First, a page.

As a public service to our wonderful readers, BrightReviews is launching a brand new series of articles designed to help you avoid some of the most common “sins” television marketers commit. Read, learn, and share these tips so you and your loved ones don’t get burned. The Sins so far in the series: Sin #1 (Sneaky Pricing), Sin #2 (The Upsell) Sin #3 Lousy Customer Service, Sin #4 (Evil Privacy Policy), Sin #5 (Hidden Subscriptions), and now Sin #6… Products That Are Pieces of [CENSORED]!

Crappy Products are by far the most pervasive complaint we’ve seen in the world of Bright Reviews. Quite simply, these items may look good or fancy in the commercial or on the website, but when they arrive in the mail, the consumer is in for a huge BUMMER. This is usually for a few reasons, which we have outlined below.

Product Has Little Real-World Use or Value

For example, the Catch Caddy is hyped as a storage organizer for your car that will help prevent you from losing your phone between the seats. However, several reviewers have said the Catch Caddy is essentially a plastic envelope that closes up when you slide it in to place, making it essentially useless.

“They may stop things, but the things won't go in the caddy,” said Sandra LaVita of Boston. Barbara from Boca Raton, FL agreed, adding “there is no way I can even store a bobby pin in it! Geez!!”

Product Is Cheaply Made

Take for example the Wubble Bubble Ball, currently one of the most-discussed items on our website. The informercial shows kids playing with this giant bubble/ball that they promise is easy to inflate, durable, and won’t pop. But, as many of our reviewers have noted, the Wubble Bubble Ball seems to be quite flimsy and poorly made.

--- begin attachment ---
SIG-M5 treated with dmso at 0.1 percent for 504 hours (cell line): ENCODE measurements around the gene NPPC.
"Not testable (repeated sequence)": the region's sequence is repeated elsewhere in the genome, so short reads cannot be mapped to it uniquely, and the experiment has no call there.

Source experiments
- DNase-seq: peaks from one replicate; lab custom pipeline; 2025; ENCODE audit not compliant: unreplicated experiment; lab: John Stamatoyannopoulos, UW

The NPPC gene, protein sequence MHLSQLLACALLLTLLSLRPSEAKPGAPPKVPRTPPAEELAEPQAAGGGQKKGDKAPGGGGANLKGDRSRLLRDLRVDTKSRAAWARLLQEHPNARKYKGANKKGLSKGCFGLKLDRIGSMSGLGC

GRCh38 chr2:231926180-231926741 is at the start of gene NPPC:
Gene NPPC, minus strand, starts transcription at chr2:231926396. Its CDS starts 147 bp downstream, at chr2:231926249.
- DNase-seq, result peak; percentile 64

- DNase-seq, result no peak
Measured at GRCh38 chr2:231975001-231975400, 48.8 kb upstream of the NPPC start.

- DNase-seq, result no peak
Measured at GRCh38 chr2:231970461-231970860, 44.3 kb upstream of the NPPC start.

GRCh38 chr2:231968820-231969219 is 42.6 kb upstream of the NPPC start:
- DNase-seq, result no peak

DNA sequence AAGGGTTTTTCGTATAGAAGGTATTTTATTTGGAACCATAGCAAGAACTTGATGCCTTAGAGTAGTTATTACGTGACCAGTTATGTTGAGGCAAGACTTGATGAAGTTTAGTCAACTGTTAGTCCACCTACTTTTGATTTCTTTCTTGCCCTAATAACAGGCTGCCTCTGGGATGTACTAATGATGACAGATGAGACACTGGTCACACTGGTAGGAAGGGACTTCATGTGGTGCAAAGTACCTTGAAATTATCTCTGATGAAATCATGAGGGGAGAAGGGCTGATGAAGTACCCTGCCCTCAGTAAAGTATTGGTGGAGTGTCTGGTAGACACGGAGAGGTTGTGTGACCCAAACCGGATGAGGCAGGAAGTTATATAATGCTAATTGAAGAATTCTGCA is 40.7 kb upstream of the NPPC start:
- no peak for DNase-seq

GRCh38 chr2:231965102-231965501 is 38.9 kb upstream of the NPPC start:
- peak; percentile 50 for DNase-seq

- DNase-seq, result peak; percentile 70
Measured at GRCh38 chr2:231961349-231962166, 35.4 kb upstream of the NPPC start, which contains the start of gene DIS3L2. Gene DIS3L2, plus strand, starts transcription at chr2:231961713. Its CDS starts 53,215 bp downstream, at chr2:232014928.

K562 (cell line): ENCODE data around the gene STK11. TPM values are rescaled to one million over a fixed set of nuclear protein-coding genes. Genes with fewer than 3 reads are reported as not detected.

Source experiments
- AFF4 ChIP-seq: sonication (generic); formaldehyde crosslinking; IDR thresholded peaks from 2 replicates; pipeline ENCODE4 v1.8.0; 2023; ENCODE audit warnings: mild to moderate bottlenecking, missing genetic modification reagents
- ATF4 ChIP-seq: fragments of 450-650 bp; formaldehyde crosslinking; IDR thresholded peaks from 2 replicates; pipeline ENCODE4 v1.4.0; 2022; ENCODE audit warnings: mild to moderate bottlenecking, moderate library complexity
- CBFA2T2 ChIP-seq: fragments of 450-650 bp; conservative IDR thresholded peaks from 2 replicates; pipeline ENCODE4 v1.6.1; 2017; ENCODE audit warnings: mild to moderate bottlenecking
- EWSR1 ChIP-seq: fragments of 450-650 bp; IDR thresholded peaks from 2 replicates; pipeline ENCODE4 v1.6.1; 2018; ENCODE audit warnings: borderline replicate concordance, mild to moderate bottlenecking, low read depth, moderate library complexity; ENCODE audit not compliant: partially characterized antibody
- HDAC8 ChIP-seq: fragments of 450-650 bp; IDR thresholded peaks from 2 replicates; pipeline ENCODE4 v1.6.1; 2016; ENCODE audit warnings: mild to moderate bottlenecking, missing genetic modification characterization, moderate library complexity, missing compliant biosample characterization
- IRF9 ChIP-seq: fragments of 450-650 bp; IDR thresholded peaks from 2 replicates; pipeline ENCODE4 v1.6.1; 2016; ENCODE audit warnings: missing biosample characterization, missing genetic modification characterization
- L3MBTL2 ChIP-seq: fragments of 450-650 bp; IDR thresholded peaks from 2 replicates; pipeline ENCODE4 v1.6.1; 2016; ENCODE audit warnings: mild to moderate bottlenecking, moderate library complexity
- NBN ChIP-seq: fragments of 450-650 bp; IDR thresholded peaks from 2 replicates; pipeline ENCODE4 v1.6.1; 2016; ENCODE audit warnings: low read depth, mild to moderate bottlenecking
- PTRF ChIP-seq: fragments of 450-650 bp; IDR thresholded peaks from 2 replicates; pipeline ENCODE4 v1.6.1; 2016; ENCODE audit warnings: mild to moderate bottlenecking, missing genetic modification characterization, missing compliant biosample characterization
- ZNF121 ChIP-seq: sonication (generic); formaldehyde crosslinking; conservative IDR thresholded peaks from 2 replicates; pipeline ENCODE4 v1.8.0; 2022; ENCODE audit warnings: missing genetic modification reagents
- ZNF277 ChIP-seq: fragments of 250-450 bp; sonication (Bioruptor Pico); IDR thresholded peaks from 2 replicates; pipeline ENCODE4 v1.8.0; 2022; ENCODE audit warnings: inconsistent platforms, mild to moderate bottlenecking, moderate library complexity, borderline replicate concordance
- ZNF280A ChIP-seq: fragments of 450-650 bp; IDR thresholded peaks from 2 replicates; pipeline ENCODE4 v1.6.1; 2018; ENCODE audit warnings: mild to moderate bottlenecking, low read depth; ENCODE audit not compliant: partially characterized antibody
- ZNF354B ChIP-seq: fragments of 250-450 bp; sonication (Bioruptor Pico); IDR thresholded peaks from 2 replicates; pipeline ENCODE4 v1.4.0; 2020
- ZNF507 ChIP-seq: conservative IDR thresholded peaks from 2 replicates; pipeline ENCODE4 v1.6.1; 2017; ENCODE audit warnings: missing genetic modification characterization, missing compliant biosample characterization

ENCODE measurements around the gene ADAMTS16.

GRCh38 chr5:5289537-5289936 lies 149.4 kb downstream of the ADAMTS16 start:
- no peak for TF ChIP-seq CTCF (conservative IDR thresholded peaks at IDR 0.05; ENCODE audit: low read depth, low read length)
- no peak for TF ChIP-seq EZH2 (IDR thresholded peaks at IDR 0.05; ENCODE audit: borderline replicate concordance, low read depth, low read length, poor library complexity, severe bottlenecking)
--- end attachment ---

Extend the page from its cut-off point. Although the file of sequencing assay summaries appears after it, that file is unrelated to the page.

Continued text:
“Bought from Target and popped in 2 hours when my child played with it exactly as shown on TV. Waited 6 weeks for replacement and has 3/8 inch hole in the sealant around the valve and label piece,” noted Ben from Columbia SC. “This product is not unpoppable, it took longer to blow this ball up than it did for it to pop. The kids played with it for five minutes before it popped,” agreed Donna Callan from Bingham, NY.

Product Is Knock-Off or Rip-Off Of Popular Idea

Secret Extensions is a hair extension that has lured consumers partly because its spokesperson is Daisy Fuentes, but also because the name can easily be confused with Hair Secrets Extensions, a well-known and more expensive brand.

“What I thought were going to be my beautiful, long, and full extensions were the crappiest, thinnest, unworthy of wearing strands of hair I've ever seen! The commercial and website are so deceiving,” remarked Toiya from Florida on our sister site Highya.com. “This product broke the second time I wore it. The band is cheap and will snap with any pressure. The hair is thin and it is a joke,” said Rhianna from Alabama.

How To Avoid Productus Crapiconicus aka Crappy Products:

  • By the original, not a knock-off. If you hear of a product that interests you and you see a commercial or search online, make sure you end up on the right website! Check the spelling of the name as well as the manufacturer.
  • Although it doesn’t necessarily guarantee quality, look to buy products that are made in the (good ol’) USA.
  • If it seems too good to be true and extremely cheap, it probably is on both accounts.
  • Do your research! Seek out reviews from real customers on shopping sites like Amazon. Look for in-depth reviews from unbiased, non-affiliated websites – like BrightReviews.com!
  • If you do accidentally buy a Crappy Product, be sure to spread the word so others will be aware of the scam.

We’ve just got one more Sin to go… Sin #7 FAKE AFFILATES!! Stay tuned…